How can we have Passover without wine? This is a question that is asked of me each year as Passover approaches. I always answer that the blessing is over the fruit of the vine and grape juice is perfectly acceptable. I then ask a different set of questions.
A man was found dead, apparently of alcohol poisoning, in the parking lot of a Florida Chabad center following a Purim celebration.
It would be almost impossible to believe that an inventive Washington, D.C., caterer who created culinary events for Presidents Bill Clinton and George Bush, an NYU-trained lawyer cum high-tech maven, and a successful New Jersey accountant would actually chuck their lucrative careers in order to serve up hand-crafted boutique beers to thirsty Israelis and curious tourists in metro Tel Aviv.
Daniel Radcliffe has opened up about giving in to one of the pitfalls of fame. In the new issue of GQ magazine, the actor reveals that while shooting "Harry Potter and the Half-Blood Prince," he drank a lot on set.
We are an American generation sadly marred by excess, addiction, and reduced public morals. On line at the supermarket we see magazines that headline Lindsay Lohan, Brittany Spears, and Charlie Sheen. Purim is around the corner, and the question arises: What’s the deal with getting drunk on Purim? So here’s the deal:
It's a glimpse of how Adam Nimoy grew up with a famous name, inherited his father's alcohol problem, met lots of interesting and famous people, and dabbled in law before becoming a successful TV director and starting a family, only to see his life come crashing down
On Purim we are forced to confront the possibility that nothing we do really matters, because history is ultimately arbitrary, and life is therefore unalterably unpredictable. No wonder they tell us to have a couple of drinks ... But the power of Purim is not that it leaves us in a drunken stupor, vulnerable, uncertain and hungover.
Recognizing alcohol's long-standing presence in Jewish custom, tradition and culture -- especially on Purim, when drinking is a mitzvah -- and hearing from some rabbis that it would be impossible to have shuls go completely dry, Aleinu has tried to work directly with the shuls and parents to take responsibility for their teens.
Kosher wine has got a bad reputation, some of which is justly deserved. Along with rabbinical supervision of the winemaking process, strict rules about cleaning barrels, the prohibition of animal products and other laws regarding viniculture, wine was actually boiled (mevushal) as part of the traditional koshering process.
Post-Bar Mitzvah Stress Disorder (PBMSD) usually follows a case of Pre-Bar Mitzvah Stress Disorder. This is characterized by speed-dialing your caterer several times daily until you actually hear him chewing antacids while you speak; zipping around so frantically from errand to errand that you have no time to eat anything other than large brownies in the car (perversely, this still causes weight gain), and bursting into tears with no warning because your little boy is no longer a little boy but a newly minted teen who has the audacity to catapult into puberty before your very eyes.
Five years ago, Leibovic was approached by the prodigal son of a prominent Orthodox family for help and inspiration. Soon, their one-on-one Torah study grew into a larger group, made up mostly of recent alumni of Neve Zion, the yeshiva outside Jerusalem where Leibovic had formative experiences as a teen and young adult.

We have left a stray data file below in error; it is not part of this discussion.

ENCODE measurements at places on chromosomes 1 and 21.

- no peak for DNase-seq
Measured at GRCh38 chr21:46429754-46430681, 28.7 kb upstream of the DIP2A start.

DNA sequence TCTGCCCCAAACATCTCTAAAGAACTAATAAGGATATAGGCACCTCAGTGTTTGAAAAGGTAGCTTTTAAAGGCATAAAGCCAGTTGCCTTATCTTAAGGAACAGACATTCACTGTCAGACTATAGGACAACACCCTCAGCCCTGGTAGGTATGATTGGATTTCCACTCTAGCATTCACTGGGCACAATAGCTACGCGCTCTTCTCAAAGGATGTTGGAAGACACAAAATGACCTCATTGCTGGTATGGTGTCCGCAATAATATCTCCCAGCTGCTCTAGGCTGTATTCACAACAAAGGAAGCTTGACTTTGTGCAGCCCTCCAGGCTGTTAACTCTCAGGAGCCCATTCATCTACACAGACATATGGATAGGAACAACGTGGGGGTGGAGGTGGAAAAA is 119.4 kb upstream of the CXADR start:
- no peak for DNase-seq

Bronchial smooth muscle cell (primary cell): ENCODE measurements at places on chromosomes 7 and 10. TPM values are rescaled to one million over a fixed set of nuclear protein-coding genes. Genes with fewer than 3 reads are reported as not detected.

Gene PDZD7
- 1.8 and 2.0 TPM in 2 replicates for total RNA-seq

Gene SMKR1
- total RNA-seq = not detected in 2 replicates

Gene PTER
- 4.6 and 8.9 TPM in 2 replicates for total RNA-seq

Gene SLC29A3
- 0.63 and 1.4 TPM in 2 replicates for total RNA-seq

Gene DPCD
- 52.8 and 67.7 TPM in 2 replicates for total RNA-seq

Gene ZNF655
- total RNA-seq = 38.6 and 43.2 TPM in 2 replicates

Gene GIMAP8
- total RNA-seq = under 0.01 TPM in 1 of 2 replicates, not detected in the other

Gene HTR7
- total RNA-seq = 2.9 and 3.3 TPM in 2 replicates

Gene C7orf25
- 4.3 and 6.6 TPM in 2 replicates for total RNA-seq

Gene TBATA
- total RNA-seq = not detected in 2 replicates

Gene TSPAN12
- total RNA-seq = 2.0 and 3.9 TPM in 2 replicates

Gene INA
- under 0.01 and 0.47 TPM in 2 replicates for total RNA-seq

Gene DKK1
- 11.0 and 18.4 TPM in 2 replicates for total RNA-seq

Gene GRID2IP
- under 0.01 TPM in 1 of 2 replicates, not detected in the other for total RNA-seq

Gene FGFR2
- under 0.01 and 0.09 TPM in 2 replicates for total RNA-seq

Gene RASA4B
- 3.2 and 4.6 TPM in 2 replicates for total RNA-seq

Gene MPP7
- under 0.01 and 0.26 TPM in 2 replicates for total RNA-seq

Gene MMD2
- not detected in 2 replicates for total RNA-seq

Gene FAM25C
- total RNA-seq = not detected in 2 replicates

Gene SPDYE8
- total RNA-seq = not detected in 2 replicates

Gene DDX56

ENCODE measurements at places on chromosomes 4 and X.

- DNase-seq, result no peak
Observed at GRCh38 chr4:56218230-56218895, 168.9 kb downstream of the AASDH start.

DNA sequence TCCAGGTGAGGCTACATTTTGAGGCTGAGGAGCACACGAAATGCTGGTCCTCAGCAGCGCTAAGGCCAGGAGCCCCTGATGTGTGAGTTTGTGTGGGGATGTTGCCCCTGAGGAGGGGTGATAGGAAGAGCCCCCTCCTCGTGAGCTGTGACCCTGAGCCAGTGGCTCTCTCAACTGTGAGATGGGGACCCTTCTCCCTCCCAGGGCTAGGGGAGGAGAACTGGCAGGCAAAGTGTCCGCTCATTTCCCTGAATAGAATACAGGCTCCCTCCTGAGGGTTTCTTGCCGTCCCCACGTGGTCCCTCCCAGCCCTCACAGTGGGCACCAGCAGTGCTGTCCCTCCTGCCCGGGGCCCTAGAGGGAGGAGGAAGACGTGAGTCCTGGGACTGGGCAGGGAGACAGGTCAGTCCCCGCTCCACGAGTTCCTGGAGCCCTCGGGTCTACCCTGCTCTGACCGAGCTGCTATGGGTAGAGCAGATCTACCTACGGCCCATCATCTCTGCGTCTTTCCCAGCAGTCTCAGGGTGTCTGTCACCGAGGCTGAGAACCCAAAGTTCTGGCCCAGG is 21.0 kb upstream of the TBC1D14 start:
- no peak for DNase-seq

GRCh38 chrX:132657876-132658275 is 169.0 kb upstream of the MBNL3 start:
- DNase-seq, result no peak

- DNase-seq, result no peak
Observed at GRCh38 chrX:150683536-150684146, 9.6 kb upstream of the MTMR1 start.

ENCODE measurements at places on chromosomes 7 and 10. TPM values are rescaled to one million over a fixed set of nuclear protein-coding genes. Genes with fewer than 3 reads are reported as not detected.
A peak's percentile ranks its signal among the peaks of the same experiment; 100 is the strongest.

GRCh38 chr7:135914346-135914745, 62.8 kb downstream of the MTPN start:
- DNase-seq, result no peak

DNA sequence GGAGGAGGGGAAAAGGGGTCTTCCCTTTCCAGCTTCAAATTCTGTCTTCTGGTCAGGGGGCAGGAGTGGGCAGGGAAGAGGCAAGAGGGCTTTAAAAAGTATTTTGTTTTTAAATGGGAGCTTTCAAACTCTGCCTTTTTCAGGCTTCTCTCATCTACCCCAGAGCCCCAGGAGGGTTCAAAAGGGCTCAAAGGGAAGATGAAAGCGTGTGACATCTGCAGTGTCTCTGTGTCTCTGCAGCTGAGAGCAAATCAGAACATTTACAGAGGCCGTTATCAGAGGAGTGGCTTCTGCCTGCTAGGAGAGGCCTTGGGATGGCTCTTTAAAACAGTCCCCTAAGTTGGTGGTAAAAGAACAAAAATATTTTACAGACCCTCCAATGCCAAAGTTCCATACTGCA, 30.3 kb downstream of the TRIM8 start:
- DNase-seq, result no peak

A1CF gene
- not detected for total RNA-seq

I grew up in a family that never seemed to do anything right. Our approach to Yom Kippur, for example, was mixed: My father and I observed it; my mother and brother did not. Returning from synagogue at the end of the day, Dad and I were starving, so we grabbed a couple of slices of challah and spread chopped liver on top. Without ceremony, we leaned over a kitchen counter inhaling this snack.
Although the experience was a bonding one, by high school I realized that something was wrong with this picture, that something made me feel uncomfortable. Standing on linoleum, I'd pivot on one of my high heels and contemplate what routine other families followed when they came home from synagogue. How and when did they resume eating?
A new study suggests that genes, not religion, may help explain why Jews generally have fewer problems with alcohol than Caucasians in general do.
Rick Orlov of the Los Angeles Daily News, long known as the dean of City Hall reporters, is that rare media type who has no enemies. That's because he's long had a reputation for being an old-fashioned straight shooter who honors secrets not only in print, but also in hallway gossip.
"He's a person you can trust," Richard Riordan remarked once when he was mayor. "He's not some young person trying to prove himself with a gotcha."
"Why are you having a bar or bat mitzvah?" Larry Kligman, dean of students at Abraham Joshua Heschel Day School in Northridge, asks the school's 65 seventh-graders.
I'm drinking at a bar called the Dirty Horse on Hollywood Boulevard. Well, that's not the real name but I never got a look at the sign and that name seemed right.
Tired of serving up that familiar holiday honey cake? At the Rooibos Tea House, a happy, healthy New Year starts with African red tea and red tea baked goods.
"Cooking with our tea is a delicious way to celebrate the High Holidays -- tasty and energizing," said Rooibos owner Nira Levy Maslin.
On Purim, the Talmud commands us to drink until we "don't know the difference between 'Blessed be Mordechai' and 'Cursed be Haman.'"